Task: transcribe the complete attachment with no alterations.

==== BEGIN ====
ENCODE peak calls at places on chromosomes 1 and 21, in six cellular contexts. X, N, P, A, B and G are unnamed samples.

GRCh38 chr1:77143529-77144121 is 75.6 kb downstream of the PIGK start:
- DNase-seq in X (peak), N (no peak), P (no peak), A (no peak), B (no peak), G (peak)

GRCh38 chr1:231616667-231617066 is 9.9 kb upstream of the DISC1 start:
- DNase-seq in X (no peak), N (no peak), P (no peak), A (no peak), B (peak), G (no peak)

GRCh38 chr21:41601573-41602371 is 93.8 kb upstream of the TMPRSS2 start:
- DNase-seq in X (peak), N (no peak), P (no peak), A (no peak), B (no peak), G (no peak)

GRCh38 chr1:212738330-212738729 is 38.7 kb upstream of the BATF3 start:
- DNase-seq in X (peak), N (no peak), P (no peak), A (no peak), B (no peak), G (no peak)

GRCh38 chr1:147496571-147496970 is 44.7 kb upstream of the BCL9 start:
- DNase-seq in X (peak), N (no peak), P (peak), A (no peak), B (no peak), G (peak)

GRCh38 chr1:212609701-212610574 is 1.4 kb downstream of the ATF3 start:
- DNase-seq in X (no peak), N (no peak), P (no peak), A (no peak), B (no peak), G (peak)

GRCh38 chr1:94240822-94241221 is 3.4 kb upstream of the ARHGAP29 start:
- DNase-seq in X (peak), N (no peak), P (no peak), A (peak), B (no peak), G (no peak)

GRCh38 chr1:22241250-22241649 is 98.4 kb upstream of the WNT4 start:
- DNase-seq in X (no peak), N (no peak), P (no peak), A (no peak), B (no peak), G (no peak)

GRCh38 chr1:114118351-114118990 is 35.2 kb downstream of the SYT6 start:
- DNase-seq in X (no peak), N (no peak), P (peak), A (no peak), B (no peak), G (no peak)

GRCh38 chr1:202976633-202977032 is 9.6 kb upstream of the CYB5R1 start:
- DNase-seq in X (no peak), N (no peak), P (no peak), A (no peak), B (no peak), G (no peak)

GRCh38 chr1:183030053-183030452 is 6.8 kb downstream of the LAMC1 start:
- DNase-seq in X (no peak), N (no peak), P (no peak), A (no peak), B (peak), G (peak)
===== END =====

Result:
ENCODE peak calls at places on chromosomes 1 and 21, in six cellular contexts. X, N, P, A, B and G are unnamed samples.

GRCh38 chr1:77143529-77144121 is 75.6 kb downstream of the PIGK start:
- DNase-seq in X (peak), N (no peak), P (no peak), A (no peak), B (no peak), G (peak)

GRCh38 chr1:231616667-231617066 is 9.9 kb upstream of the DISC1 start:
- DNase-seq in X (no peak), N (no peak), P (no peak), A (no peak), B (peak), G (no peak)

GRCh38 chr21:41601573-41602371 is 93.8 kb upstream of the TMPRSS2 start:
- DNase-seq in X (peak), N (no peak), P (no peak), A (no peak), B (no peak), G (no peak)

GRCh38 chr1:212738330-212738729 is 38.7 kb upstream of the BATF3 start:
- DNase-seq in X (peak), N (no peak), P (no peak), A (no peak), B (no peak), G (no peak)

GRCh38 chr1:147496571-147496970 is 44.7 kb upstream of the BCL9 start:
- DNase-seq in X (peak), N (no peak), P (peak), A (no peak), B (no peak), G (peak)

GRCh38 chr1:212609701-212610574 is 1.4 kb downstream of the ATF3 start:
- DNase-seq in X (no peak), N (no peak), P (no peak), A (no peak), B (no peak), G (peak)

GRCh38 chr1:94240822-94241221 is 3.4 kb upstream of the ARHGAP29 start:
- DNase-seq in X (peak), N (no peak), P (no peak), A (peak), B (no peak), G (no peak)

GRCh38 chr1:22241250-22241649 is 98.4 kb upstream of the WNT4 start:
- DNase-seq in X (no peak), N (no peak), P (no peak), A (no peak), B (no peak), G (no peak)

GRCh38 chr1:114118351-114118990 is 35.2 kb downstream of the SYT6 start:
- DNase-seq in X (no peak), N (no peak), P (peak), A (no peak), B (no peak), G (no peak)

GRCh38 chr1:202976633-202977032 is 9.6 kb upstream of the CYB5R1 start:
- DNase-seq in X (no peak), N (no peak), P (no peak), A (no peak), B (no peak), G (no peak)

GRCh38 chr1:183030053-183030452 is 6.8 kb downstream of the LAMC1 start:
- DNase-seq in X (no peak), N (no peak), P (no peak), A (no peak), B (peak), G (peak)